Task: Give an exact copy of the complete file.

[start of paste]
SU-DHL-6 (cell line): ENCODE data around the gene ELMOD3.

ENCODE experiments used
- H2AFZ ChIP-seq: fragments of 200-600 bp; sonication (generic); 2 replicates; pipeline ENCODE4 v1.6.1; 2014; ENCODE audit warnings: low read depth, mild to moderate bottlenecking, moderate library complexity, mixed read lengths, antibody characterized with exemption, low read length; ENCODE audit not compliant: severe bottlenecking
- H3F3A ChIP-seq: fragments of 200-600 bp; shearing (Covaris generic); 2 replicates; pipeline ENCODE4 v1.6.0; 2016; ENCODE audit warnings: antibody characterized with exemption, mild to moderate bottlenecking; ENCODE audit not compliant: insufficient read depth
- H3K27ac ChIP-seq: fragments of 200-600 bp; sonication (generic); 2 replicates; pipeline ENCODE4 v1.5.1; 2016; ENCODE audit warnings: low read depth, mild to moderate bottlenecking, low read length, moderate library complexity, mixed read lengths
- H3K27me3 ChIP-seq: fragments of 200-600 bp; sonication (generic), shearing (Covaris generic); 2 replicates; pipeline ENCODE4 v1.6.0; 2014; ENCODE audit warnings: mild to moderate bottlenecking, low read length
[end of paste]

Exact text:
SU-DHL-6 (cell line): ENCODE data around the gene ELMOD3.

ENCODE experiments used
- H2AFZ ChIP-seq: fragments of 200-600 bp; sonication (generic); 2 replicates; pipeline ENCODE4 v1.6.1; 2014; ENCODE audit warnings: low read depth, mild to moderate bottlenecking, moderate library complexity, mixed read lengths, antibody characterized with exemption, low read length; ENCODE audit not compliant: severe bottlenecking
- H3F3A ChIP-seq: fragments of 200-600 bp; shearing (Covaris generic); 2 replicates; pipeline ENCODE4 v1.6.0; 2016; ENCODE audit warnings: antibody characterized with exemption, mild to moderate bottlenecking; ENCODE audit not compliant: insufficient read depth
- H3K27ac ChIP-seq: fragments of 200-600 bp; sonication (generic); 2 replicates; pipeline ENCODE4 v1.5.1; 2016; ENCODE audit warnings: low read depth, mild to moderate bottlenecking, low read length, moderate library complexity, mixed read lengths
- H3K27me3 ChIP-seq: fragments of 200-600 bp; sonication (generic), shearing (Covaris generic); 2 replicates; pipeline ENCODE4 v1.6.0; 2014; ENCODE audit warnings: mild to moderate bottlenecking, low read length